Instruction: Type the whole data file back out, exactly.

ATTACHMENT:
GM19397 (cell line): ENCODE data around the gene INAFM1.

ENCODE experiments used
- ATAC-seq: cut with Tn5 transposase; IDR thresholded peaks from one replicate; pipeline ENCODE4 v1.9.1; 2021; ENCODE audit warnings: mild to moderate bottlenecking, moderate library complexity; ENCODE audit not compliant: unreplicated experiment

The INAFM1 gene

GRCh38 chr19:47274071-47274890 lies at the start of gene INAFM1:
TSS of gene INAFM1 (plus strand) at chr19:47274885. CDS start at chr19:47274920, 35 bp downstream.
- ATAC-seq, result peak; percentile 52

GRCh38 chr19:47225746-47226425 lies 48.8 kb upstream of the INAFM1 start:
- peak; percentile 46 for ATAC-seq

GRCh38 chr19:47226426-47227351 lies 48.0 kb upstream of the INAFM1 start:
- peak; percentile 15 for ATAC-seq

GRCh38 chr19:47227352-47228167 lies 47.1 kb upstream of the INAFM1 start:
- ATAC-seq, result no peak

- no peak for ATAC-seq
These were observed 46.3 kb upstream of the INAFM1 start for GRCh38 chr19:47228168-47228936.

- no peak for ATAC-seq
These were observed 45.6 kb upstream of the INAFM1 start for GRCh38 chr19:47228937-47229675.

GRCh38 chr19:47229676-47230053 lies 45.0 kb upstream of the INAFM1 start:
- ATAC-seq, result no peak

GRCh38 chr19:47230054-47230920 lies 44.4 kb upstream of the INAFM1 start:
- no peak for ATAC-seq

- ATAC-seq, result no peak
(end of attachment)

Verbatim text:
GM19397 (cell line): ENCODE data around the gene INAFM1.

ENCODE experiments used
- ATAC-seq: cut with Tn5 transposase; IDR thresholded peaks from one replicate; pipeline ENCODE4 v1.9.1; 2021; ENCODE audit warnings: mild to moderate bottlenecking, moderate library complexity; ENCODE audit not compliant: unreplicated experiment

The INAFM1 gene

GRCh38 chr19:47274071-47274890 lies at the start of gene INAFM1:
TSS of gene INAFM1 (plus strand) at chr19:47274885. CDS start at chr19:47274920, 35 bp downstream.
- ATAC-seq, result peak; percentile 52

GRCh38 chr19:47225746-47226425 lies 48.8 kb upstream of the INAFM1 start:
- peak; percentile 46 for ATAC-seq

GRCh38 chr19:47226426-47227351 lies 48.0 kb upstream of the INAFM1 start:
- peak; percentile 15 for ATAC-seq

GRCh38 chr19:47227352-47228167 lies 47.1 kb upstream of the INAFM1 start:
- ATAC-seq, result no peak

- no peak for ATAC-seq
These were observed 46.3 kb upstream of the INAFM1 start for GRCh38 chr19:47228168-47228936.

- no peak for ATAC-seq
These were observed 45.6 kb upstream of the INAFM1 start for GRCh38 chr19:47228937-47229675.

GRCh38 chr19:47229676-47230053 lies 45.0 kb upstream of the INAFM1 start:
- ATAC-seq, result no peak

GRCh38 chr19:47230054-47230920 lies 44.4 kb upstream of the INAFM1 start:
- no peak for ATAC-seq

- ATAC-seq, result no peak